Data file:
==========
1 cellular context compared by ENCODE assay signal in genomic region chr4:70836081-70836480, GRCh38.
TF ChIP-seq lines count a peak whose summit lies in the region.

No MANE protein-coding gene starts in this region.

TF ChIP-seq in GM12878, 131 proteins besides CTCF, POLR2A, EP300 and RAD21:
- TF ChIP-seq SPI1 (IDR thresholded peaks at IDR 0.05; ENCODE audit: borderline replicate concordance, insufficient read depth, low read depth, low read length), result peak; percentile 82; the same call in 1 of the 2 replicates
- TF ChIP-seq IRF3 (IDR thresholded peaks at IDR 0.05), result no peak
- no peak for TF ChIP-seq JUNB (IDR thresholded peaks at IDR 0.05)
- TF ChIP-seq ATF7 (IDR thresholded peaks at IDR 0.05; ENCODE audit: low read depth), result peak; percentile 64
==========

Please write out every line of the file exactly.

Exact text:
1 cellular context compared by ENCODE assay signal in genomic region chr4:70836081-70836480, GRCh38.
TF ChIP-seq lines count a peak whose summit lies in the region.

No MANE protein-coding gene starts in this region.

TF ChIP-seq in GM12878, 131 proteins besides CTCF, POLR2A, EP300 and RAD21:
- TF ChIP-seq SPI1 (IDR thresholded peaks at IDR 0.05; ENCODE audit: borderline replicate concordance, insufficient read depth, low read depth, low read length), result peak; percentile 82; the same call in 1 of the 2 replicates
- TF ChIP-seq IRF3 (IDR thresholded peaks at IDR 0.05), result no peak
- no peak for TF ChIP-seq JUNB (IDR thresholded peaks at IDR 0.05)
- TF ChIP-seq ATF7 (IDR thresholded peaks at IDR 0.05; ENCODE audit: low read depth), result peak; percentile 64